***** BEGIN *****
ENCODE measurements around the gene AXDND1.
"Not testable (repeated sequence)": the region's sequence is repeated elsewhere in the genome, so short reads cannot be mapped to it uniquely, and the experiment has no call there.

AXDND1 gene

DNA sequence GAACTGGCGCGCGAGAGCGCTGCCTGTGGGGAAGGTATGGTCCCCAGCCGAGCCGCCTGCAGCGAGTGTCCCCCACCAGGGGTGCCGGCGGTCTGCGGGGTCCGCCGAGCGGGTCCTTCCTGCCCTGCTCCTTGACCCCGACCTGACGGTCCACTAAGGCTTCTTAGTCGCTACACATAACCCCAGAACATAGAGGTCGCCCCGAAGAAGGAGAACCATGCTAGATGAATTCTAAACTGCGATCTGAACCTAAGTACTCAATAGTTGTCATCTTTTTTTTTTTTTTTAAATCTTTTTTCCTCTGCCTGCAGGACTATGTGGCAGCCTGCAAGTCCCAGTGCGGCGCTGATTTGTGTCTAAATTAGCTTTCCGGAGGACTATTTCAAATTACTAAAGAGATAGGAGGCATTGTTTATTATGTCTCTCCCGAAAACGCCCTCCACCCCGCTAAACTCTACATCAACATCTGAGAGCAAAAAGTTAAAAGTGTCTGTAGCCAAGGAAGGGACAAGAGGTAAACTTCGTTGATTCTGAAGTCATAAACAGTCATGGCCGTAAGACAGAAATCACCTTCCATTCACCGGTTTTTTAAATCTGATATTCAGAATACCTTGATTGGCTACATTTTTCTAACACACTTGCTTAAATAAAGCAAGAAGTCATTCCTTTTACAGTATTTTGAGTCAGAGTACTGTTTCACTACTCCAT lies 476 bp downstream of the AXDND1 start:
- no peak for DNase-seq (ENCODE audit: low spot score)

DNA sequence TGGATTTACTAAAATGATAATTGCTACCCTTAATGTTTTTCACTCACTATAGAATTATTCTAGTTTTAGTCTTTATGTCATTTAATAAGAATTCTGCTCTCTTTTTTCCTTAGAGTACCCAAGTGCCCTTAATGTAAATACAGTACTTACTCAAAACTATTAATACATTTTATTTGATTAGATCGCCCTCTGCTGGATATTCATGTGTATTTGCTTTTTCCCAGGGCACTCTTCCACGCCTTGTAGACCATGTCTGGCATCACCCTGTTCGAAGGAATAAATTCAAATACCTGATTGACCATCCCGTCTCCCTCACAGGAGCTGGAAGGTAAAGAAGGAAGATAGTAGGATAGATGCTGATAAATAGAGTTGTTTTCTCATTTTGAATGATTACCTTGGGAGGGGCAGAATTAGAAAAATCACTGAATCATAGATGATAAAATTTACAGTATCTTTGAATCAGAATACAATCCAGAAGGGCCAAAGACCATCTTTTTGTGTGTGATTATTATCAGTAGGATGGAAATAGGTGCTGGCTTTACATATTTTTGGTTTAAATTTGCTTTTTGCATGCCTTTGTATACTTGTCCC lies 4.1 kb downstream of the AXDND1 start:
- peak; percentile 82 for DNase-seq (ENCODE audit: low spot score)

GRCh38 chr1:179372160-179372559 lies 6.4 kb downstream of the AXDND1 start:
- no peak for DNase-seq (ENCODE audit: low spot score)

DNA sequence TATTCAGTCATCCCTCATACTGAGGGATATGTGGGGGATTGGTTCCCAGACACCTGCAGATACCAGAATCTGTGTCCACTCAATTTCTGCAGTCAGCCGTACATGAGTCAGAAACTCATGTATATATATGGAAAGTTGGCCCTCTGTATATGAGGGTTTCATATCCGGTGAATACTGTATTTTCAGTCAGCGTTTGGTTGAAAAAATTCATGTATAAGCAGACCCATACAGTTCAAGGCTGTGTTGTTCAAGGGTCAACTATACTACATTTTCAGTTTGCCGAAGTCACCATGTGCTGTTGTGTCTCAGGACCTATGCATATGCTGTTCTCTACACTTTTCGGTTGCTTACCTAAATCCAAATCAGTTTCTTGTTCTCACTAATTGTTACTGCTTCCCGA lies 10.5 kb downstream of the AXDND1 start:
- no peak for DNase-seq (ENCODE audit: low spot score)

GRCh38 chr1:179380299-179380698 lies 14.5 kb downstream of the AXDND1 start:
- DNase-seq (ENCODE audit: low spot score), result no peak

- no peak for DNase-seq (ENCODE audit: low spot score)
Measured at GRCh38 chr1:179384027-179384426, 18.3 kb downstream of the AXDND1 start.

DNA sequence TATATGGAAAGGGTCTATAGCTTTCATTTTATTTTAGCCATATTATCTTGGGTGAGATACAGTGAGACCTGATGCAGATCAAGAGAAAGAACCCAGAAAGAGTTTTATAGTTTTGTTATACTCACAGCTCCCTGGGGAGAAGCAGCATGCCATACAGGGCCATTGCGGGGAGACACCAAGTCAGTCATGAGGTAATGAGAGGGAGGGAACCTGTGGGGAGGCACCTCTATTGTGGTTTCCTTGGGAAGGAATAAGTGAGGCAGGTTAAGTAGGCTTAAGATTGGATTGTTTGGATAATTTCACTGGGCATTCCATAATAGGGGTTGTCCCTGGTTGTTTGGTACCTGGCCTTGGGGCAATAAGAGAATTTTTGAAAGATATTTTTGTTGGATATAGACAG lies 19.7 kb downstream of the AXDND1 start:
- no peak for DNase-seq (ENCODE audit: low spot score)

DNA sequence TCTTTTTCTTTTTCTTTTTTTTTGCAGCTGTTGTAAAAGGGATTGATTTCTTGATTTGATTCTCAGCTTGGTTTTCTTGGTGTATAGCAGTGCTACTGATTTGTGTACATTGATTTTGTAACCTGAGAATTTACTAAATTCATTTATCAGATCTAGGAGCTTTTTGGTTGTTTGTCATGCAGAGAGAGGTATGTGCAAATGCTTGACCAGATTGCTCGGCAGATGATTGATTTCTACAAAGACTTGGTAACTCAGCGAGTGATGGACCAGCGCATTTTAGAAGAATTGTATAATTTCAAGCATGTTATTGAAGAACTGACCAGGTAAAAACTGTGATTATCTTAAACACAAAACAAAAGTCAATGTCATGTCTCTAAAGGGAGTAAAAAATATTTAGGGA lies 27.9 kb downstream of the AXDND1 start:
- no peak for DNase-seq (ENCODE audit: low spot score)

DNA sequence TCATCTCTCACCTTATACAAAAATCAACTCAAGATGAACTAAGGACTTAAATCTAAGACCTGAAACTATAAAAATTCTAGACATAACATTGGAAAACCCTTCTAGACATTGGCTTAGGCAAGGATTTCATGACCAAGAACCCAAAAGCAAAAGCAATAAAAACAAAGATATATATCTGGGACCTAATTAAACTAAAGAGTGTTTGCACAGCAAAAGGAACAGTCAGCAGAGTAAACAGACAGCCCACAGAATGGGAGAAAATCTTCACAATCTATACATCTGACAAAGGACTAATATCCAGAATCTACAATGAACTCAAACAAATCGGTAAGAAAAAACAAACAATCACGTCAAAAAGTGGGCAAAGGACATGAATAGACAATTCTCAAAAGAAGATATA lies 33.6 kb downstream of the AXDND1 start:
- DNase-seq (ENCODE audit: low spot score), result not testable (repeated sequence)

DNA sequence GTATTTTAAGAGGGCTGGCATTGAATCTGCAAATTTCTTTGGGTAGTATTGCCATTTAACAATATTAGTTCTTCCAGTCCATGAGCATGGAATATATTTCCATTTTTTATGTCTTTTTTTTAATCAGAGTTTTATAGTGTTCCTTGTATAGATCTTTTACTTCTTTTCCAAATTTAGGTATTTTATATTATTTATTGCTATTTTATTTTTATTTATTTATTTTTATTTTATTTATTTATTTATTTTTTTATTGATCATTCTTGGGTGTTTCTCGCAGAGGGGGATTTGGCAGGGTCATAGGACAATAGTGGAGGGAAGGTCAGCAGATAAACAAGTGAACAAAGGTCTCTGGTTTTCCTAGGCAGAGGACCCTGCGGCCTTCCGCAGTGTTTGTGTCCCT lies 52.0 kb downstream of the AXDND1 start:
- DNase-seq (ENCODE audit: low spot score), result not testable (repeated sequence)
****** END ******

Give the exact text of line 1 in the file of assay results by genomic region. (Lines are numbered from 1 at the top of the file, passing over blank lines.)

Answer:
ENCODE measurements around the gene AXDND1.